Tuesday, June 26, 2012

New Poetry Books from AU Faculty & Staff

Ashland University MFA Program faculty and staff have had an active year with many new publications announced.  Four new poetry books by AU faculty and staff have been published in 2012.

Morning, Winter Solstice
Deborah Fleming

"Winter solstice marks the annual moment of the earth's turn from loss and darkness and its slow, incrememntal re-dedication to light and life. Similarly the poems in Deborah Fleming's Morning, Winter Solstice acknowledge the often devastating impact man has had on the landscape while they crystallize those instances of nature's steadfast reclamation. The act of naming preserves and transforms; names of plants, birds, places encode whole histories and mythologies. In these poems of witness and warning, Deborah Fleming names with specificity that is itself an act of restoration and an affirmation of vitality and place." - Christine M. Gelineau

"Deborah Fleming's poems evoke through nuanced detail the disasters - familial, racial, colonial, ecological - that represent our pernicious heritage, and, simultaneously, the pioneering courage and the natural burgeoning that are equally our birthright. Despite the wreck we've made of things, Fleming reminds us that the earth restores itself and in its exquisite dailiness restores us to ourselves. The stain and the redemption: Deborah Fleming's poems bear clear-eyed witness to both." - Nathalie F. Anderson

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The Last Sacred Place in North America
Stephen Haven, Director

T. R. Hummer says that "Stephen Haven is a poet of incisive discipline deployed in the service of a passionate humanistic ethos. Every word in this collection reflects concern: concern for humanity, and concern for language, humanity's best hope. Global in vision, this worried book is unflinching, yet hopeful, yielding up a world in which 'Your own caesurae, / Your own circumference, / Is the shell of a missing animal. / You pull it tight around you like a cloak. . . . '"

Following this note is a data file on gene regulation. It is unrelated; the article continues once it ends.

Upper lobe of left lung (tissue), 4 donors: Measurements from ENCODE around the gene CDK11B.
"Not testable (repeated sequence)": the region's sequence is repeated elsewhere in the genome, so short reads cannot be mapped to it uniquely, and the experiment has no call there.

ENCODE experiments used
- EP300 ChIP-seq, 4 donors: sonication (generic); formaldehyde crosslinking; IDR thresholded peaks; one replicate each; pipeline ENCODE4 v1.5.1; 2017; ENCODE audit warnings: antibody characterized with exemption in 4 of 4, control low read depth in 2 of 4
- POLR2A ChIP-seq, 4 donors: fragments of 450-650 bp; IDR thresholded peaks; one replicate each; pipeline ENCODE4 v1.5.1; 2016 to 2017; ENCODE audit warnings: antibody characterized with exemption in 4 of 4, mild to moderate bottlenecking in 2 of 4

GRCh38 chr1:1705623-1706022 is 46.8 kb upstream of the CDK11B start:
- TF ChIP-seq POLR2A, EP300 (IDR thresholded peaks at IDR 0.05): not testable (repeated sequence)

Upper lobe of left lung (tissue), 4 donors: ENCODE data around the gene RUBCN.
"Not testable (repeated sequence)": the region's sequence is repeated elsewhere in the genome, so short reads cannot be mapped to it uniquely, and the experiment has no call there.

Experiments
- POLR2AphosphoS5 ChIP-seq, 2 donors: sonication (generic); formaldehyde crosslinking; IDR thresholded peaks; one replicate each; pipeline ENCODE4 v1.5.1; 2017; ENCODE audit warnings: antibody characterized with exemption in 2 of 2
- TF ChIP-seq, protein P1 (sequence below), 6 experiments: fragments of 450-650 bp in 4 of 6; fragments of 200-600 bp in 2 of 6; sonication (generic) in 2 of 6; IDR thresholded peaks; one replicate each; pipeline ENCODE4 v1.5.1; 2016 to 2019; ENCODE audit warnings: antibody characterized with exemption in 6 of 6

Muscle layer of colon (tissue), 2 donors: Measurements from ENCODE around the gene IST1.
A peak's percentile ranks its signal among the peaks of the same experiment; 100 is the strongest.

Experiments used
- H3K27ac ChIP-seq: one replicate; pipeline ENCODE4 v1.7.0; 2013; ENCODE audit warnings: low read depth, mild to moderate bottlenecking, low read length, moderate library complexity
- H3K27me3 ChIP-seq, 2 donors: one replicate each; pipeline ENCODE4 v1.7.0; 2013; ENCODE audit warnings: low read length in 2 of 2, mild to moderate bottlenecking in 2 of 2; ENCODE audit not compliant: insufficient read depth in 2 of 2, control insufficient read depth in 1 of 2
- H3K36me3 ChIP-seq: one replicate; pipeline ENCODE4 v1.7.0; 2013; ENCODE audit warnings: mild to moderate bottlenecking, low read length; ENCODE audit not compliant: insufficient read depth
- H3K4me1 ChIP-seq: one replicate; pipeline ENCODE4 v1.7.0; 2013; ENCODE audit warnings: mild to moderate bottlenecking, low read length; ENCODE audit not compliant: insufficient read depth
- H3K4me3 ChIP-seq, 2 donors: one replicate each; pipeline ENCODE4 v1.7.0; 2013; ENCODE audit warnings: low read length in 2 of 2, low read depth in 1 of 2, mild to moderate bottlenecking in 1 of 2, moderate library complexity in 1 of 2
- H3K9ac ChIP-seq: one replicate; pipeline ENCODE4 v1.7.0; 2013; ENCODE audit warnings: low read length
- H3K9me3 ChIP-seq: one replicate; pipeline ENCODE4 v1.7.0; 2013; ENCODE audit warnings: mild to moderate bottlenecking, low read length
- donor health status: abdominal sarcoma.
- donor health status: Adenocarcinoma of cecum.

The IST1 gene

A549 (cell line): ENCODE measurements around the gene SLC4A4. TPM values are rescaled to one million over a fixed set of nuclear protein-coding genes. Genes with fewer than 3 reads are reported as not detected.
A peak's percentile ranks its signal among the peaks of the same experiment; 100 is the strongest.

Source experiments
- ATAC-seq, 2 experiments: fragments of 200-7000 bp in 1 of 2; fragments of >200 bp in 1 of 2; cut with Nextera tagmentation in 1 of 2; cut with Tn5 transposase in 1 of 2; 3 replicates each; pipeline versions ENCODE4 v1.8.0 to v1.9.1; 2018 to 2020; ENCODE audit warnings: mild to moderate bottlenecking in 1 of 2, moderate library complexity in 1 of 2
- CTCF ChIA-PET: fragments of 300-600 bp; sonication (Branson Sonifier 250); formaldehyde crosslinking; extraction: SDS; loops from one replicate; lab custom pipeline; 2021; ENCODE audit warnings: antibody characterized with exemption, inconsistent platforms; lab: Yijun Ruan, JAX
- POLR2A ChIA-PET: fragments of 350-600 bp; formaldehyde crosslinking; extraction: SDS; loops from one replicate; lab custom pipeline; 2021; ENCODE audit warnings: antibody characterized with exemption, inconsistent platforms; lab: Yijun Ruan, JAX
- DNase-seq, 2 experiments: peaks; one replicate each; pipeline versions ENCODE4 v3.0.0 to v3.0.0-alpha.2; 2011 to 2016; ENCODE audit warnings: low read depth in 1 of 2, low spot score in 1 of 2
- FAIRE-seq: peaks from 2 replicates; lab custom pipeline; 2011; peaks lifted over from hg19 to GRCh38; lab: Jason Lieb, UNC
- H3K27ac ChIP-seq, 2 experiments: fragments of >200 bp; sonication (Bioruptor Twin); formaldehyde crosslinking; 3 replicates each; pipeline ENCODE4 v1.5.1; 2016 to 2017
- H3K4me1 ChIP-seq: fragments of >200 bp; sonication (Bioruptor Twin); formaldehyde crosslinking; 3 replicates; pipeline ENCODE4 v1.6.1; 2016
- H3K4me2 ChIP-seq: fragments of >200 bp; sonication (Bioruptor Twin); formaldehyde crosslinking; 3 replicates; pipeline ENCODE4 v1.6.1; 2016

"Stephen Haven's The Last Sacred Place in North America celebrates human experience as an ongoing act of translation: between silence and language, inner and outer space, child and adult, life and death, Beijing and Heartland. Like the forbearers he invokes - Ishmael and Henry Adams - the speaker of these poems embarks on an 'errand into the wilderness' only to find himself exploring the thickets within. Haven's poems movingly evoke our shared 'sheared experience' as they delineate the landscape of the human heart: our 'last sacred place.'" - Angie Estes
Ruth L. Schwartz
"Ruth L. Schwartz has reached a level of poetic maturity that we’re used to seeing only in the best of our American poetry… reaching after and trying to understand the natural world and her place therein, and modulating her poems with a subtle, ghostly music which has the capacity to lull us into understanding more about ourselves and about the wonderful ambiguities of living life most fully." – Bruce Weigl
"This numinous, deep-hearted collection explores the redemptive quality of love – and its ability to hold even the hardest facts of physical life, disability and death in its enormous arms. These are generous poems. They deliver that most amazing of gifts: a faith that can be trusted, because it is not blind." – Alison Luterman
Pruning Burning Bushes
Sarah M. Wells, Administrative Director